Weigh the Risks and Benefits if You Want to Help Your College-Bound Child Get a Credit Card
Teaching your children about financial literacy can give them a solid foundation for financial success early in their independent lives
It used to be so easy for college students to get credit cards that they were inundated with credit card offers. The result was a student with too many credit cards and a corresponding high amount of debt. But once the Card Act was passed, it became much more difficult for those under 21 to get a credit card. They can still get credit cards, but they need their parents to help. But should you help?
Although wary parents may question the wisdom of helping their college-bound children get credit cards, helping to get a credit card could have benefits. With your direct involvement, getting a credit card can help students to learn how to manage credit responsibly. It can also provide funds anytime of day or night in case of emergency and to allow them to start building a credit history before they graduate. When they graduate college, they could be in a better position to get a loan for a car or a first home.
Financial Literacy Topics
Teach the student about financial literacy topics, such as credit and credit scores. This is a topic most high schools do not cover, so parents should cover it before the child leaves home regardless of whether or not he or she will be getting a credit card. Ensure that he or she understands that responsible use means never charging more to the card than can be paid off in one month; explain how to determine the amount owed on the card and how interest is calculated; and highlight the "minimum payment warning" to show the student the monetary amount and length of time necessary to pay off the card if he or she makes only the minimum payment every month.
If you can find a student card that gives the added bonus of rewards, that's great. But most credit cards specifically marketed for students or as student cards won't offer the same types of perks and rewards as the credit cards we have in our wallets. But that's not a problem. The main purpose of having a student card is to build a good credit history so that the student can qualify for better cards and loans in the future. Instead of a rewards card, aim for a good card that will keep interest payments low and will report a credit history to all major credit bureaus.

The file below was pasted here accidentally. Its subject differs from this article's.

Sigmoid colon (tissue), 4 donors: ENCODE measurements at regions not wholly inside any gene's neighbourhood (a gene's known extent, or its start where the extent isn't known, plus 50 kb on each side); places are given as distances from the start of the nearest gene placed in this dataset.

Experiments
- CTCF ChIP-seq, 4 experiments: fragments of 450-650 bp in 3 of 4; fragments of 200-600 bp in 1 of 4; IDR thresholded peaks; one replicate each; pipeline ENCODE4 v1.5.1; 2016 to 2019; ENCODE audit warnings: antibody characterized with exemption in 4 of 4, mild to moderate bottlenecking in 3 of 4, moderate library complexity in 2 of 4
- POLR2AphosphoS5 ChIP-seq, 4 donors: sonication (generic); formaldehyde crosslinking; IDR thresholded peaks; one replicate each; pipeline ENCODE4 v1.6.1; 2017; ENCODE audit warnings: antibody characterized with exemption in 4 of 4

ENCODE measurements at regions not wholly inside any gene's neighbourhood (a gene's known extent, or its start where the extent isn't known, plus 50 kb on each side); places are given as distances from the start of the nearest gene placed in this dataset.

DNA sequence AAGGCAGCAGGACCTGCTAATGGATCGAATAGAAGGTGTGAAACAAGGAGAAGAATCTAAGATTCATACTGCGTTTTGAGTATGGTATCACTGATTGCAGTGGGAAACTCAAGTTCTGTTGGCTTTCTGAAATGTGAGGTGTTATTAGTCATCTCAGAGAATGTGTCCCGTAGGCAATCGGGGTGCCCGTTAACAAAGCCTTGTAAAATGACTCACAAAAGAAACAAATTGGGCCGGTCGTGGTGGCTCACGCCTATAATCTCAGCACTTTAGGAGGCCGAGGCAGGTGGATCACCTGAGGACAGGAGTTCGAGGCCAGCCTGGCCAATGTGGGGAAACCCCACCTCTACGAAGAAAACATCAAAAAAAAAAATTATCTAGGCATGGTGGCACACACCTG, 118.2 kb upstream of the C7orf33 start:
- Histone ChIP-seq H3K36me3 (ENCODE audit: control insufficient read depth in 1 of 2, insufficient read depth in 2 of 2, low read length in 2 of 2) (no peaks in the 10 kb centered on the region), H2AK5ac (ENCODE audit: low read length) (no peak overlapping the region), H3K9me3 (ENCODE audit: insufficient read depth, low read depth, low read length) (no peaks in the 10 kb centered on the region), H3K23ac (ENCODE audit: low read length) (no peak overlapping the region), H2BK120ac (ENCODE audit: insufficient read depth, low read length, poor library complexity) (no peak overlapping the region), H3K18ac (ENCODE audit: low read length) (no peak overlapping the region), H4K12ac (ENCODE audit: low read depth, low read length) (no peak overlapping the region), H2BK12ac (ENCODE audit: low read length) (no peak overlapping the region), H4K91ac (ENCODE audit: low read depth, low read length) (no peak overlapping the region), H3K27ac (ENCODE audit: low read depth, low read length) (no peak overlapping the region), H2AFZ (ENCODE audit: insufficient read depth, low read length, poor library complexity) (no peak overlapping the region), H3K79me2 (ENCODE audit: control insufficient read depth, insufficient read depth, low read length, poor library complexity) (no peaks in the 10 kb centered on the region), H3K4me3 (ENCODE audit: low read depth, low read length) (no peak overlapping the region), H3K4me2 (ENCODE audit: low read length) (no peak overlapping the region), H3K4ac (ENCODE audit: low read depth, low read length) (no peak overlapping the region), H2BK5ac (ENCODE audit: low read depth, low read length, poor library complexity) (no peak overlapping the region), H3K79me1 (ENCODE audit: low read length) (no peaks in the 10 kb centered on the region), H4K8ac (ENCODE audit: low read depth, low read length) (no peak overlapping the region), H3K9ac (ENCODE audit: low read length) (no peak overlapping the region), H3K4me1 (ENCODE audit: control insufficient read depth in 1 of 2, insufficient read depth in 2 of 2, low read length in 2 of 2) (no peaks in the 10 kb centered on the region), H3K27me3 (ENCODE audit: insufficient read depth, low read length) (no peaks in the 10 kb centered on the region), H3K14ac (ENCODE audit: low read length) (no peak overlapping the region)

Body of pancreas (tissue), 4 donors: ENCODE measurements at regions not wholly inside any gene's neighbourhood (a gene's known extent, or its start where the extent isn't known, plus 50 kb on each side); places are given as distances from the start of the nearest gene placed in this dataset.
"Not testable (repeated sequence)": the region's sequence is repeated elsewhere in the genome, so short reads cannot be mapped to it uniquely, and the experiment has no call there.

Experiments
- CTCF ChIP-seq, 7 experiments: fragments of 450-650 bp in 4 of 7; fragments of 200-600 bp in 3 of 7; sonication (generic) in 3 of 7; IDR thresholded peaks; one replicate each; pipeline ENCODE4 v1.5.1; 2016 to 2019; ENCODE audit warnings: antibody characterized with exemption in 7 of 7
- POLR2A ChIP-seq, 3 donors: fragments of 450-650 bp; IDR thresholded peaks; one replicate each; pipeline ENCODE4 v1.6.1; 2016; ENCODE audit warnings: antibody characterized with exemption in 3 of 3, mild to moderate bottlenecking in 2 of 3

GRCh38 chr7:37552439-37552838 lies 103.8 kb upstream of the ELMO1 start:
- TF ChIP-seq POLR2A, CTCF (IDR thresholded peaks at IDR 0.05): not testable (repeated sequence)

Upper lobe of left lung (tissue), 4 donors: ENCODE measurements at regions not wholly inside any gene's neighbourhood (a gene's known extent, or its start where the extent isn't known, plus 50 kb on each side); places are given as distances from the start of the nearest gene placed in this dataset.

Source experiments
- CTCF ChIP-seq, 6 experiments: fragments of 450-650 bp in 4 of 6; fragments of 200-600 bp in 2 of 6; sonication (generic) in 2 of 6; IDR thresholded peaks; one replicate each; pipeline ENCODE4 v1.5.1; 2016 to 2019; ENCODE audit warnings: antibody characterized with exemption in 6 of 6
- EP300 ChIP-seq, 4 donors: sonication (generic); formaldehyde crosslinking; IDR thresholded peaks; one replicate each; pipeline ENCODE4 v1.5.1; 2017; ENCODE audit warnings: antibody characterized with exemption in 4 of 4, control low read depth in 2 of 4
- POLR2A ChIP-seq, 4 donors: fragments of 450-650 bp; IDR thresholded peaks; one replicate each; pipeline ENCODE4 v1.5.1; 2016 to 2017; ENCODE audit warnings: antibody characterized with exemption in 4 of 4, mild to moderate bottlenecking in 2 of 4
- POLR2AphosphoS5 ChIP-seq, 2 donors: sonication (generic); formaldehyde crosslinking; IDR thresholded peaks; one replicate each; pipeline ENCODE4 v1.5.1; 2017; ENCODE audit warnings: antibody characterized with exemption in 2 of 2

Understand Options for Parents
One option is to add the child as an authorized user to a card the parent already uses. With this option, bills will still go to the parents and the child can be removed from authorized use of the card anytime. But he or she will still be building a credit history.
Another option is for the parent to co-sign on a student card, which is similar to co-signing for a car or other type of loan. So that means the parent will be equally responsible for the debt. And if the child runs up a balance or misses a payment, the credit scores of everyone tied to the card will be affected.
A third option is to co-sign for a secured card. These cards require a bank account to be set up with a cash deposit to become the card's collateral, and they have a limit at or near the amount of money actually in the bank. Parents should try to find a card that will report payments to the credit bureaus so that the student benefits from the credit history.
Keep an eye on things
It's necessary for parents to keep watch on the child's payments since the parent may be financially responsible for the debt. It's also a good idea for the parent to sign up for text alerts for unpaid bills or if spending runs higher than a certain limit.
We all know what it's like to be young and experience the freedom of having credit for the first time. With that in mind, you know how easy it it could be for your student to get carried away with swiping a card. You run the risk that the student might rack up too much debt too quickly, which could also sink you if you're tied to the card. Other pitfalls include unexpected annual fees, which could end up being too high to justify the card, or introductory interest rates that can skyrocket after a few months and lead the balance to grow with it.
We've often been told to cancel credit cards we aren't using, but that's a mistake. Part of your credit history is the length of time you have your credit accounts. If you cancel a student card after using it for four years, your oldest account on your credit history will only be four years until your next account becomes older. Instead, keep using it if the rates are good, ask the card issuer to upgrade it, or keep it but don't use it.